The “Difficult” Patient: It’s Time to Replace the D-Word

November 2, 2011

I hear the phrase a lot from doctors, physician bloggers, surgeons, nurses, fellow patients and loved ones; being labeled the “difficult patient” because of a chronic or complicated illness.

I’ve heard “the difficult patient” referred to as a lot of things: the patient with a nasty attitude; the patient who refuses treatment or refuses to take care of their body; the patient with a complicated family situation; the patient with a terminal/complicated disease pattern; the patient whose disease remains a mystery; the patient who can’t give a straight answer; the patient who has a chronic illness.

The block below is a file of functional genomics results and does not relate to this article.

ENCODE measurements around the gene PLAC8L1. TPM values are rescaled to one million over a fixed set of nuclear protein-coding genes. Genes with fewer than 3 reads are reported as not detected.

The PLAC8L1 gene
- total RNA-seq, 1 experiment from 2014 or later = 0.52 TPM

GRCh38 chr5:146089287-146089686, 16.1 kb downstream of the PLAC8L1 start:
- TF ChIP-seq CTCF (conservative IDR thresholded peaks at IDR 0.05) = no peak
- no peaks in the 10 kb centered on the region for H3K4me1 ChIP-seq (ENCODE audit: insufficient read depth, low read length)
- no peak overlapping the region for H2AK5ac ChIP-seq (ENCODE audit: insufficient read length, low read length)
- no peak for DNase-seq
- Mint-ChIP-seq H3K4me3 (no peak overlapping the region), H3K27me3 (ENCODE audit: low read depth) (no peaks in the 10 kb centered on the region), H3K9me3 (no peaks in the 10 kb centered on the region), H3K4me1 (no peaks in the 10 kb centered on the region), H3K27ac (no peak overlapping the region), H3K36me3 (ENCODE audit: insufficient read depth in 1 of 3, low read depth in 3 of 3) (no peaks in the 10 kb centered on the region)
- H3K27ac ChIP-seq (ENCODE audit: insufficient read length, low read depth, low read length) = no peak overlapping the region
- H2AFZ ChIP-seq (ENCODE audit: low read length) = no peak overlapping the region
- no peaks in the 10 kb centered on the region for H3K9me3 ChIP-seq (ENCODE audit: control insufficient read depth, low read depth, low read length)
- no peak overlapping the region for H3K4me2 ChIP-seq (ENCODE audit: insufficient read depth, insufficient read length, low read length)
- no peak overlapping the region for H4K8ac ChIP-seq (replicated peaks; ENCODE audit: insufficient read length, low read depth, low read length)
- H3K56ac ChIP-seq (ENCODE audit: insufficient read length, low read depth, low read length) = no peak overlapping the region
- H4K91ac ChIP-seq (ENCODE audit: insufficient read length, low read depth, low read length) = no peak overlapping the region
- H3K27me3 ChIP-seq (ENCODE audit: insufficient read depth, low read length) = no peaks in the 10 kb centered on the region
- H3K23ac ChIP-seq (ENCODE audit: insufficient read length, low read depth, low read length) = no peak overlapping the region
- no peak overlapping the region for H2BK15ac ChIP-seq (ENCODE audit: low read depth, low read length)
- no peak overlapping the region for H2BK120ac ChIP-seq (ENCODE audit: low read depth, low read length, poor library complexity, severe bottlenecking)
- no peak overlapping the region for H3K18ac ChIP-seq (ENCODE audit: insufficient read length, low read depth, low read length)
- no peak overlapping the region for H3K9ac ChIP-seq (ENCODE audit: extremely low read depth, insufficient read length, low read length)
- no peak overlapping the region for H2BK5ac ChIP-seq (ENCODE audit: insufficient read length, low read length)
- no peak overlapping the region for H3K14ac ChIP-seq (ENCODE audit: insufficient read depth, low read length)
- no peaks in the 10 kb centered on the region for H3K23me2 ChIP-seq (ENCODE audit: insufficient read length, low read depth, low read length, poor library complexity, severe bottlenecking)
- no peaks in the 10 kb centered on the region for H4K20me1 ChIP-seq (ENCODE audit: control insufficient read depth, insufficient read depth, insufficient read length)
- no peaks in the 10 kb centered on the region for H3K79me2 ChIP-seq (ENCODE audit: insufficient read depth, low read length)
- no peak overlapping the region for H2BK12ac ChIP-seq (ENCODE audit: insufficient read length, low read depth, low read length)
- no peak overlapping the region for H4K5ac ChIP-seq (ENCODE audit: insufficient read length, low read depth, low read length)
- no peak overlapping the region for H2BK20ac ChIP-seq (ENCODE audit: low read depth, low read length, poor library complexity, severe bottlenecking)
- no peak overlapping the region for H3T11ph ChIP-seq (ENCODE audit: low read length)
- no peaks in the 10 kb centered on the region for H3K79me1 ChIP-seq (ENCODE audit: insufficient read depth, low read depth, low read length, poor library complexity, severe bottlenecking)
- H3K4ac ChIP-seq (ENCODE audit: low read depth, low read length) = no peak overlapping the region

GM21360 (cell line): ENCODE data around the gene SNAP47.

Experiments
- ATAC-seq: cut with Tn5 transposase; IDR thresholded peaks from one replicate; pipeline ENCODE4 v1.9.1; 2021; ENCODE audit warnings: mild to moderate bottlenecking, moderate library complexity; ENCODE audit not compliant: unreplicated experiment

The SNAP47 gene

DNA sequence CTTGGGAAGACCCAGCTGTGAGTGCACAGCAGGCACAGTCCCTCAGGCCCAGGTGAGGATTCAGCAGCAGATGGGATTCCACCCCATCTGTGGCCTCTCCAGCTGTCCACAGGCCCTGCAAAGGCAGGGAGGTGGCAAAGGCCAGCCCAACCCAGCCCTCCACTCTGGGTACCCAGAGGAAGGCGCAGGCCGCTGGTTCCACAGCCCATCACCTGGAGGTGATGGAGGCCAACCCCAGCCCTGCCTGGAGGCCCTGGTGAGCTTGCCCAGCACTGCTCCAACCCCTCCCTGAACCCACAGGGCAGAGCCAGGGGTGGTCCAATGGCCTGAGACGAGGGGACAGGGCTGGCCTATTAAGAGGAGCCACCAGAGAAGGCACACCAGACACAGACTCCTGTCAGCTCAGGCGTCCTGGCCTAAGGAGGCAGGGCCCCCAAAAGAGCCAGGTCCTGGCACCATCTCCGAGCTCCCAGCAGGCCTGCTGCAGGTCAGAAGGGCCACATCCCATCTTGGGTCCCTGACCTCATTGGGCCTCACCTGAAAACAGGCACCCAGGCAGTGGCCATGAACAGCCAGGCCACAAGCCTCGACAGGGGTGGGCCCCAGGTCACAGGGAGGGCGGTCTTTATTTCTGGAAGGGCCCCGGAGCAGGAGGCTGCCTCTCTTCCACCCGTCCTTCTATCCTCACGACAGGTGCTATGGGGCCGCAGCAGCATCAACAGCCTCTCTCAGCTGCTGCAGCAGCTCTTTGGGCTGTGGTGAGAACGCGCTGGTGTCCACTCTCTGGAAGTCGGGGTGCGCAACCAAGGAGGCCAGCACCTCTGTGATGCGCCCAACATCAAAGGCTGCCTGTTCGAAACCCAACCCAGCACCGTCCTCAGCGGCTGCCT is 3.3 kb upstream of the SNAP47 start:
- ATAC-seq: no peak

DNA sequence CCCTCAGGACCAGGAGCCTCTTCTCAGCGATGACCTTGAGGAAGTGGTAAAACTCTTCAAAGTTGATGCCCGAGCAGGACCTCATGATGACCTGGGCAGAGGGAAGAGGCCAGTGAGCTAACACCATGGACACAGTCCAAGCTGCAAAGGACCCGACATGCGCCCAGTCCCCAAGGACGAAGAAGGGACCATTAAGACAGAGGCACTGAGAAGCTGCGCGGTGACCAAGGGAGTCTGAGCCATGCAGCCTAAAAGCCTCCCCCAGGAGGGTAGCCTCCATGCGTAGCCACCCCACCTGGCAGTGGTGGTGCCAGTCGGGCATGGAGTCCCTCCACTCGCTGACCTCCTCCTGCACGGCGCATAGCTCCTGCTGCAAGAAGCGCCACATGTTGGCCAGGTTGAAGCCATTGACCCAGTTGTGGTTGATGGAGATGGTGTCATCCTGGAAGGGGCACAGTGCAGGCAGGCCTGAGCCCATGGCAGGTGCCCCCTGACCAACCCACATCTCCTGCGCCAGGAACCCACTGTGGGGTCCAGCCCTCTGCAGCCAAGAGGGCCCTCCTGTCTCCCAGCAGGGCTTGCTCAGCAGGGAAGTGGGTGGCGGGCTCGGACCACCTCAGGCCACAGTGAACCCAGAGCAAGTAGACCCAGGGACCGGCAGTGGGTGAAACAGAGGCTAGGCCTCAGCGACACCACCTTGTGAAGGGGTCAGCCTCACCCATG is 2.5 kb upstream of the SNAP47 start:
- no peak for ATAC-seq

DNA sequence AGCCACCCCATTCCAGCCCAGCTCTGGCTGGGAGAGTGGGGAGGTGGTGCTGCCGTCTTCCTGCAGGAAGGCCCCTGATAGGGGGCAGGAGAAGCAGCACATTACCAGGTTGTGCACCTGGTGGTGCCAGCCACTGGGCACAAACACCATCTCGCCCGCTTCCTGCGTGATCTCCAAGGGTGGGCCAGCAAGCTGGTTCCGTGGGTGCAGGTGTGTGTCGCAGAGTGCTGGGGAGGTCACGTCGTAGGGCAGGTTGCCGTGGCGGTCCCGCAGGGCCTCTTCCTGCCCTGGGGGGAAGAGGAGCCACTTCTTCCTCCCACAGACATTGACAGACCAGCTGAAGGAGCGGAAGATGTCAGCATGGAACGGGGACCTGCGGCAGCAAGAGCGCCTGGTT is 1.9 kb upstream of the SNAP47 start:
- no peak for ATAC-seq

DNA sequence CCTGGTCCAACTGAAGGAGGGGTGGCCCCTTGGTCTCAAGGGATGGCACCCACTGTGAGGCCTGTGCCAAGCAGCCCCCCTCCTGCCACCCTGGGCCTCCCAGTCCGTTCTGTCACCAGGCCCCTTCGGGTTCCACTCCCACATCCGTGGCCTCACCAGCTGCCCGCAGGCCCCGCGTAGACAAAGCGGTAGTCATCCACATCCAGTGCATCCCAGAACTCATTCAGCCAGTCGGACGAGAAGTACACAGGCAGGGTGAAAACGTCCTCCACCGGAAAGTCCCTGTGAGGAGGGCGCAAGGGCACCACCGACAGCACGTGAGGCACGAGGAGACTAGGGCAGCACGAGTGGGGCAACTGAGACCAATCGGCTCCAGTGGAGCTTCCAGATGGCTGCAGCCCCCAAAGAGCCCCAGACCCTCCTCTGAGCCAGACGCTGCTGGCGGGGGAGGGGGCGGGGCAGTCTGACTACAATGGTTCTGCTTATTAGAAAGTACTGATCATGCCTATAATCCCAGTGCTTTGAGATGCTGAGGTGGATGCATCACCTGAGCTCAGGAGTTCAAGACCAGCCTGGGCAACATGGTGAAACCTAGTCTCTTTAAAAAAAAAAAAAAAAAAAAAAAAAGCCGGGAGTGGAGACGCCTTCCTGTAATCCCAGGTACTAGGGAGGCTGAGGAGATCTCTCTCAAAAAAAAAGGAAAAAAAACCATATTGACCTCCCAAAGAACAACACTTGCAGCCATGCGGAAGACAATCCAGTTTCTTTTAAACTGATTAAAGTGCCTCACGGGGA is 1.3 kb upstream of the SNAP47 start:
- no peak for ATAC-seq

Most of those definitions I understand. But it’s the phrase I have an issue with when it comes to being the chronically ill patient.

For those of you reading this that are healthy, I want you to stop and imagine the following: You are sick all of the time. You have fevers and can’t control when you’ll have a hot flash or cold sweat or chills; diarrhea or constipation; cramps or nausea. You have pain: muscle and joint everywhere, all the time and often without relief. You might have chronic migraines, numbness, memory loss and disorientation that comes and goes. You are fatigued, and by [...] continue the story